#6 - JRL 2009-174 - JRL Home
Moscow Times
September 21, 2009
Skolkovo Students Seek Connections
By Nadia Popova

SKOLKOVO, Moscow Region ­ MBA students at the Skolkovo business school spend days studying real-life business cases with top executives and nights at the five-star Baltschug Kempinski hotel.

Perhaps it’s no wonder that President Dmitry Medvedev is envious of them.

“I envy you, frankly,” Medvedev, who heads the school’s advisory board, told Skolkovo’s first full-fledged MBA class of 40 students at a welcoming ceremony Sunday.

“To tell you the truth, I didn’t believe it would be constructed that quickly,” he said as he handed out student ID cards outside the school’s main building. “It was so depressing and dirty here about three years ago.”

The area around the school still looked dirty Sunday, with construction continuing at the site. The school was connected to the electricity grid just two days earlier, an employee said.

But the state-backed school, organized by Troika Dialog and sponsored by Sberbank and some private companies, seems to be on track toward making good on its bid to attract future and current entrepreneurs who want that key combination of good Russian connections and Western-style business training.

“I am not ashamed that I was involved in that,” Medvedev said of the creation of the school, which started offering its first MBA classes in January. “And I believe that we will get an international rating, just as other foreign business schools.”

Construction has been delayed and is now expected to finish in the spring, Troika Dialog executive director Gor Nakhapetyan said on the sidelines of the ceremony.

The students live and study in the Baltschug Kempinski, located just opposite the Kremlin, he said.

This kind of service comes at a price: The 18-month MBA program costs 50,000 euros ($73,600).

But the opportunities that the school is offering justify the cost, Sberbank chairman German Gref told the students. “All of you will become millionaires and head corporations in the near future,” Gref said.

To get there, though, they still have a way to go, said Ingemar Dierickx, who gives lectures on business negotiations. “Russian businessmen-students need special treatment,” he said. “They consider the outer environment constantly hostile, and I have to explain to them not everyone is an enemy.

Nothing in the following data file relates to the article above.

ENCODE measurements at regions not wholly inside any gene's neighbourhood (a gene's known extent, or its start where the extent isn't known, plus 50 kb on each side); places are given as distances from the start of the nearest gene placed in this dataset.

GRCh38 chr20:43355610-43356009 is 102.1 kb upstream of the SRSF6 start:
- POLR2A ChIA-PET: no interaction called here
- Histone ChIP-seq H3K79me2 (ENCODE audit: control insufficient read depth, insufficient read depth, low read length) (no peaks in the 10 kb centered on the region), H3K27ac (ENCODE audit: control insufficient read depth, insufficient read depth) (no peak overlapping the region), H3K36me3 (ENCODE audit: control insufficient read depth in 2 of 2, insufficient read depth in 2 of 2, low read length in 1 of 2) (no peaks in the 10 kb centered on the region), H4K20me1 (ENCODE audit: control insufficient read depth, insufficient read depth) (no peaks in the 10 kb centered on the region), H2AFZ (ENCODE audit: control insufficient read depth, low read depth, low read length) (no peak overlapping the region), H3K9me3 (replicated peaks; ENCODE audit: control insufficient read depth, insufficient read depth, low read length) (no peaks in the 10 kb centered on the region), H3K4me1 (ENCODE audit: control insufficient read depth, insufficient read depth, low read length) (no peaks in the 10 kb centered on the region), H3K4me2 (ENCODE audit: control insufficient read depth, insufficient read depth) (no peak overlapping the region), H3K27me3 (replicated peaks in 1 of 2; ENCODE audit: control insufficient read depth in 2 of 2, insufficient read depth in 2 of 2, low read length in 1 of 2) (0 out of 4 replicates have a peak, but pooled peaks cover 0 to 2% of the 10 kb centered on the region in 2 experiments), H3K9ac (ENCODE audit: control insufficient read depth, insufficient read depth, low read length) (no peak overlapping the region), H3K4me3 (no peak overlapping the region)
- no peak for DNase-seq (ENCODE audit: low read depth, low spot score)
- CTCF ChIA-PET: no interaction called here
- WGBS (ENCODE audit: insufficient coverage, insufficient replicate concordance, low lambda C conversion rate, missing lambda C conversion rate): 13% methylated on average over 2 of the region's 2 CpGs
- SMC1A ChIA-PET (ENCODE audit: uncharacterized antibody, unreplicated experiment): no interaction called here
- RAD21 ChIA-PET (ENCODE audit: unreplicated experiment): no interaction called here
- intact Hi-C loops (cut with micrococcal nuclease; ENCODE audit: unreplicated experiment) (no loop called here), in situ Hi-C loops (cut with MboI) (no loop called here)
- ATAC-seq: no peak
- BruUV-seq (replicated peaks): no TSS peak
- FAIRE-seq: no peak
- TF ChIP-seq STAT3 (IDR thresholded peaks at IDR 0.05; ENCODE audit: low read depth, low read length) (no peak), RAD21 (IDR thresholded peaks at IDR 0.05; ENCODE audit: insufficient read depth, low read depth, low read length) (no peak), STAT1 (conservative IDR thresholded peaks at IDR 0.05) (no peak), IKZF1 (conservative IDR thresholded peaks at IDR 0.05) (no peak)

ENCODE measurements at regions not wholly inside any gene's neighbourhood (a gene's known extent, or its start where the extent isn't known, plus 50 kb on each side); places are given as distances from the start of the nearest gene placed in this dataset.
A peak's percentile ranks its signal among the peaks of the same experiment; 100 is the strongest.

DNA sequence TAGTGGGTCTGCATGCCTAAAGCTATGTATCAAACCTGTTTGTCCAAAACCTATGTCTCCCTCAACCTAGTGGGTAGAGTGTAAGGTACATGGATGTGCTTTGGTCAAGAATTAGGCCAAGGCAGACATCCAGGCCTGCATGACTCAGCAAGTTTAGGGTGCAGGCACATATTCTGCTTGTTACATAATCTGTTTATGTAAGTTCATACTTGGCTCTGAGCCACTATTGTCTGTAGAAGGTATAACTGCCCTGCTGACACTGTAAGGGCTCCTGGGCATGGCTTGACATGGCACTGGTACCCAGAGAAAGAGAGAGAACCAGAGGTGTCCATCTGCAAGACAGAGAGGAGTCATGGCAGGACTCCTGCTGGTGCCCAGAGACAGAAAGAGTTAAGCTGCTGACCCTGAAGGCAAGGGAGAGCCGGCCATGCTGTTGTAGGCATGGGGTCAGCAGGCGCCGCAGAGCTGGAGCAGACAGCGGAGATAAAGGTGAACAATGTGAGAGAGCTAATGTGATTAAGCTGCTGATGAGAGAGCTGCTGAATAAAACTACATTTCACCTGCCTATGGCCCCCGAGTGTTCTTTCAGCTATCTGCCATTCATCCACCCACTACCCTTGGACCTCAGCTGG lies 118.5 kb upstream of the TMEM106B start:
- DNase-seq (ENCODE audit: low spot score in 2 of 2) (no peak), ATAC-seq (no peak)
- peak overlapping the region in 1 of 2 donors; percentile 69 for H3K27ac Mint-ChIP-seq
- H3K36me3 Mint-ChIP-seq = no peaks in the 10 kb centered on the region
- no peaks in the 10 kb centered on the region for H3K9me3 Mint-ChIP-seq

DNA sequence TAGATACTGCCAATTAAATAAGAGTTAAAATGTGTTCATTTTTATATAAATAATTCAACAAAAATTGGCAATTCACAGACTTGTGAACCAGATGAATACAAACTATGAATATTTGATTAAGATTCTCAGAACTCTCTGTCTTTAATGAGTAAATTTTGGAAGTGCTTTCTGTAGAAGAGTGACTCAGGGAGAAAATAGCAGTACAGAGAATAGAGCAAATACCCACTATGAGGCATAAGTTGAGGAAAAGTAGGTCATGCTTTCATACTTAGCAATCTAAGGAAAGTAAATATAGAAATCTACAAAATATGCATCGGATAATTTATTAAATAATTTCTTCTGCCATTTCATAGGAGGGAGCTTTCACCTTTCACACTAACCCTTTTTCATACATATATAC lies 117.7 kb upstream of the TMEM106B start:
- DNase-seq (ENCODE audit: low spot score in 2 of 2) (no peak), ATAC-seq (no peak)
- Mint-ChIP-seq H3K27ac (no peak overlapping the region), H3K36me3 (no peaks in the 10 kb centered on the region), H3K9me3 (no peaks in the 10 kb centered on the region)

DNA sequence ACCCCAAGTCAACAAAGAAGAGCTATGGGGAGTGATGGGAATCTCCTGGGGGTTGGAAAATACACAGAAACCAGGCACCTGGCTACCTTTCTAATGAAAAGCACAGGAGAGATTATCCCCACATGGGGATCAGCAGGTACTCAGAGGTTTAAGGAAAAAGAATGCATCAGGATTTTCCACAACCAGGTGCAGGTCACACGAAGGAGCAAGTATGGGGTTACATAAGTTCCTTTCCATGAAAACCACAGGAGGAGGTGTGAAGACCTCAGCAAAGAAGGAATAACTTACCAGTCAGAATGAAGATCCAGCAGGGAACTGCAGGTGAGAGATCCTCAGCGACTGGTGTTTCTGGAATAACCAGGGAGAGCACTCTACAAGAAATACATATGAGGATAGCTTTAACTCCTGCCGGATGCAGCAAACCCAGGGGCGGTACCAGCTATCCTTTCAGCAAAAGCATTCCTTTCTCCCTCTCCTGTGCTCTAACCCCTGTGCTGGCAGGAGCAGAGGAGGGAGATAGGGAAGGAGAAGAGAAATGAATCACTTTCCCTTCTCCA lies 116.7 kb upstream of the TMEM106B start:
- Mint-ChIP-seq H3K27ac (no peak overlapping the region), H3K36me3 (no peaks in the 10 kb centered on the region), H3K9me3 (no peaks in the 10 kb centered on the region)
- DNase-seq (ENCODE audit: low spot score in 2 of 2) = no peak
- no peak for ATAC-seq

“They also express themselves very straightforwardly,” Dierickx said. “I explain to them straightforwardness is read as aggressiveness in foreign business communities. Some of that, however, is compensated by Russian businessmen being extremely emotional. That helps them with talks.”

Foreign students at Skolkovo said the cost of tuition was worth it. “I came here because I want to work in a Finnish company that operates or wants to expand in Russia,” said Sebastian Schauman, 30, from Finland. “You get useful state connections here. We will even go get some work experience with the regional administrations.”

A third of the 40 students enrolled this year are foreigners, including from India, Brazil and Australia, Nakhapetyan said. “We have picked them out of around 300. Our entrance criteria is very high,” he said.

“Giving connections in the Russian business and political sphere is a major goal of our program,” he added. “What is also important is the quality of the students we accept.”

“I came here not for an MBA,” said Sumanbek Khunkayev, 25. “I like us having real business cases, discussions where top managers from Russian and foreign companies including MTS, TNK-BP and Credit Suisse are present. They listen to our advice and give us real-life tasks to solve.”

Such discussions are useful to the students, said Naubar Afeyan, an incoming professor at Skolkovo and a senior lecturer at Massachusetts Institute of Technology. “Many of my students don’t believe they can open their own business in this country and succeed.”

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